Facewatch licenses facial recognition software made by Real Networks and Amazon and is now sold in almost 400 stores in the UK. Trained on millions of images and videos, the system reads the biometric information on people’s faces as they walk into a store and checks them against a database of tagged people.
Facewatch watchlists keep growing as stores upload photos of shoplifters and problem customers. Once added, a person remains there for a year before being removed.
“Mistakes are rare, but they do happen”
Whenever Facewatch’s system recognizes a shoplifter, it sends a notification to a tested “super recognizer” (a person with a special talent for remembering faces). Within seconds, the Super Recognizer must confirm a match with the Facewatch database before sending an alert.
But despite the company’s policies against misidentifications and other mistakes, mistakes do happen.
In October, a woman was confronted by a staff member who was buying milk at a supermarket in Bristol, England, and ordered to leave. She was told that Facewatch had flagged her for shoplifting.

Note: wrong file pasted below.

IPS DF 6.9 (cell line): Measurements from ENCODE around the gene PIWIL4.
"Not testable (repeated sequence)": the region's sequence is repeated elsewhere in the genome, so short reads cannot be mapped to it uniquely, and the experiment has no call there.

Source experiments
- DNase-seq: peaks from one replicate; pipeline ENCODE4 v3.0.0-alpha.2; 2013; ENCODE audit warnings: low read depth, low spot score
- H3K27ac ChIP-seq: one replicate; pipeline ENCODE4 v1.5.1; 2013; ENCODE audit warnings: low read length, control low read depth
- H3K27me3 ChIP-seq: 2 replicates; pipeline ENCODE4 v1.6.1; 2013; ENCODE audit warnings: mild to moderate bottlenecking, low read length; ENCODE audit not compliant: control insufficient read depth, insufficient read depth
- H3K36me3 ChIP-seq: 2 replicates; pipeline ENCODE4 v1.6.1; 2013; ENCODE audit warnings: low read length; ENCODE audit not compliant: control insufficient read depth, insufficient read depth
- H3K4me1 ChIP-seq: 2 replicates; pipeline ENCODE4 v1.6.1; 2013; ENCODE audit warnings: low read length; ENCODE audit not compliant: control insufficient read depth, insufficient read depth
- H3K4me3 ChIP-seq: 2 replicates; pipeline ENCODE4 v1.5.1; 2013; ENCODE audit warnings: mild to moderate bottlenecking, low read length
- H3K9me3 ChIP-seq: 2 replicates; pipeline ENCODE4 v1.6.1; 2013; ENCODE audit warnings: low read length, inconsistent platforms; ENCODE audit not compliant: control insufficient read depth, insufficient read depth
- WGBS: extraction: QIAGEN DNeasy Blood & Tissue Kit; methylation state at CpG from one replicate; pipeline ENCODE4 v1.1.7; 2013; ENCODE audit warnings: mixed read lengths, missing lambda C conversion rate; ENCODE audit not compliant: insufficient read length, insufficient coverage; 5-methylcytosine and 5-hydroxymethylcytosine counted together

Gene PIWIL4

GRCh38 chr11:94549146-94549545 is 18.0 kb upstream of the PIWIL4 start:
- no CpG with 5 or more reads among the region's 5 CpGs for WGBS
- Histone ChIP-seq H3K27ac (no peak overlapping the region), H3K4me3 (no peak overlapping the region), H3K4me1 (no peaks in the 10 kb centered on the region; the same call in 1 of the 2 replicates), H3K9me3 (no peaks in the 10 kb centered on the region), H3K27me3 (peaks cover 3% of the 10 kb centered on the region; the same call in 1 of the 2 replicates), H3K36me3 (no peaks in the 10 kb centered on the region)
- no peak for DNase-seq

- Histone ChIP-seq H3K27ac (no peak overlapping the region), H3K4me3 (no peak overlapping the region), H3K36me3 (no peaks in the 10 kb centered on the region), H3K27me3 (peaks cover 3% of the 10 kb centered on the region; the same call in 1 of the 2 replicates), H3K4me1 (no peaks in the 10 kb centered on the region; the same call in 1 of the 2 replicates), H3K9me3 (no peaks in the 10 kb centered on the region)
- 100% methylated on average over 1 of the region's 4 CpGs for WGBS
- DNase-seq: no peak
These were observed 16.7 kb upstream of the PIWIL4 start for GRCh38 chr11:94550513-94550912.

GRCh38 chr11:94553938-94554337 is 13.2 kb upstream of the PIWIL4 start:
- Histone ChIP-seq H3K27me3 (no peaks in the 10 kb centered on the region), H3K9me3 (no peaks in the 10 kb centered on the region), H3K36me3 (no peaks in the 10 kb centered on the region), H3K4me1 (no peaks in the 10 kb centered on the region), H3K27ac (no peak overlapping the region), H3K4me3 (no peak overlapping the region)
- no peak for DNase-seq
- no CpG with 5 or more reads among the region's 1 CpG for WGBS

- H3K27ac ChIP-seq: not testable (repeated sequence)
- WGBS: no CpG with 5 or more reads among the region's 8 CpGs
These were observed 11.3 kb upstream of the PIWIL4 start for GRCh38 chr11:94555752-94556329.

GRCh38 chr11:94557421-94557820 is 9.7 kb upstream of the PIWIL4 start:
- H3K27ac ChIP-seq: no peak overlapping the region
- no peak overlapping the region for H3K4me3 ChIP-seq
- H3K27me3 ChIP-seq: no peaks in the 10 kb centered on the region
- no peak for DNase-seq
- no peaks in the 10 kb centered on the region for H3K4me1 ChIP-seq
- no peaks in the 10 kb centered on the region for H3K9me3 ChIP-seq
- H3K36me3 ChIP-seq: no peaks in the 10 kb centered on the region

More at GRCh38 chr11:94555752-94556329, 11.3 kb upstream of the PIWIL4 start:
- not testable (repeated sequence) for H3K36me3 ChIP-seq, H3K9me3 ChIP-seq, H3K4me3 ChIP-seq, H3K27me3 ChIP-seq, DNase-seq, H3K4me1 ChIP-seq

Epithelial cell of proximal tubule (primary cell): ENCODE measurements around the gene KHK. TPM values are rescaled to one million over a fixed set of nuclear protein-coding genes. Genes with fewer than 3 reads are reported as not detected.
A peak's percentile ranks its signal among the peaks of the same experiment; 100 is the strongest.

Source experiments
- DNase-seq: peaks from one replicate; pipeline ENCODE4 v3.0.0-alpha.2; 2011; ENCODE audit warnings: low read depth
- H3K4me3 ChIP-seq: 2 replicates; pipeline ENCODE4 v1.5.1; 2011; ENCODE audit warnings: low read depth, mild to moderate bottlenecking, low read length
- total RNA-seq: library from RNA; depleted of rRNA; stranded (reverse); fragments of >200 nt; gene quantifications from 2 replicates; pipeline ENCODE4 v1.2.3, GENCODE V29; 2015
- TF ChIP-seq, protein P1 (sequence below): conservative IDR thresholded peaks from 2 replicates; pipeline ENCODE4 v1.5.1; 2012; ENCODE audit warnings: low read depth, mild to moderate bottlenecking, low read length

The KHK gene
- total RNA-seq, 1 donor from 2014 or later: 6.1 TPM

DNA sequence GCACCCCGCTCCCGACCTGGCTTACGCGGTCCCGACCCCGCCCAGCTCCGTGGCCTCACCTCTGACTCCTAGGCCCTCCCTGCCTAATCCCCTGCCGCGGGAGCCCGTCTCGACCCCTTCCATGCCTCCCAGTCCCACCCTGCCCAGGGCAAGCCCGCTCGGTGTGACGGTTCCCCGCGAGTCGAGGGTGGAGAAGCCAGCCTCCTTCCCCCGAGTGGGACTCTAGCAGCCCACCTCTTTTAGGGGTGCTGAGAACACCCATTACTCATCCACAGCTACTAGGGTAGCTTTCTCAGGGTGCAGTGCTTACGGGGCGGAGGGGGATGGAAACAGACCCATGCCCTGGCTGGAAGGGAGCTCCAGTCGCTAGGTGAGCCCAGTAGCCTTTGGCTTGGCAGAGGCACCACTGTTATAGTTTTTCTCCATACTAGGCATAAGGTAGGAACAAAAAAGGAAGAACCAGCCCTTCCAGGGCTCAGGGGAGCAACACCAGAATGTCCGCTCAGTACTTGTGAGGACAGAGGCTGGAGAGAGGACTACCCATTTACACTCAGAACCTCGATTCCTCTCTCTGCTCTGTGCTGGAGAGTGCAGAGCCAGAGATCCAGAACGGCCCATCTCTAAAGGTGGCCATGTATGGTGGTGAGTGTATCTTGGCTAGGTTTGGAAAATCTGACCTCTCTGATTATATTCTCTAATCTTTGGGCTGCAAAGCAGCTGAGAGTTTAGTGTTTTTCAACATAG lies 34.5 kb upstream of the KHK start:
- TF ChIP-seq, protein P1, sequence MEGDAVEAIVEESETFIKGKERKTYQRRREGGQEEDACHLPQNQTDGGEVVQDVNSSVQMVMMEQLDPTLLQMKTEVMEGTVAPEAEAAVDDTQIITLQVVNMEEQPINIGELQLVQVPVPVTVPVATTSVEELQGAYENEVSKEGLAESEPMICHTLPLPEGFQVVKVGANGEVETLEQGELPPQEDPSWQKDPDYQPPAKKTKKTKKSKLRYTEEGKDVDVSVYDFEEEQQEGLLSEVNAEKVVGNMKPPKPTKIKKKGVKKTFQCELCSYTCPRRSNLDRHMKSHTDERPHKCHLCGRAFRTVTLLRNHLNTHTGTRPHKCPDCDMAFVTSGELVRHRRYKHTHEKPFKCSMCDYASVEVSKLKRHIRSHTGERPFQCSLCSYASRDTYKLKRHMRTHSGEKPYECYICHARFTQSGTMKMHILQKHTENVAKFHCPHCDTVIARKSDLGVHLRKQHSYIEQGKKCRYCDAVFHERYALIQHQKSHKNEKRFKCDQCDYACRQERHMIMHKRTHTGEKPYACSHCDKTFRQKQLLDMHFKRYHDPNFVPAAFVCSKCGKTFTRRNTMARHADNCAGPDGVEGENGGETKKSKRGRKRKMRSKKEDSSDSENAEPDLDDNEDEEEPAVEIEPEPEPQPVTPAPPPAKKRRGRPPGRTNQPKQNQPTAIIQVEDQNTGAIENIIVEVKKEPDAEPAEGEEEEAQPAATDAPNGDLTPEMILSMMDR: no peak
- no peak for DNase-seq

The woman, who asked not to be named due to privacy concerns, and her lawyer and Facewatch to corroborate her story, said it must have been a mistake. When she contacted Facewatch a few days later, the company apologized, saying it was an incident of mistaken identity.
After the woman threatened legal action, Facewatch dug up her records. The investigation found that the woman had been added to a watch list in connection with an incident involving £20 (about $25) worth of goods that occurred 10 months earlier. Facewatch said the system “worked flawlessly.”
Although the technology has correctly identified the woman, it doesn’t leave much room for human discretion. Neither Facewatch nor the store where the incident occurred contacted her to let her know she was on a watchlist and ask what happened.
The woman said she had no recollection of the incident and had never shoplifted. She said she likely left after not realizing her debit card payment failed to complete at the self-checkout kiosk.
Madeleine Stone, legal and policy officer at Big Brother Watch, said Facewatch was “normalizing airport-style security checks for everyday activities like buying a pint of milk.”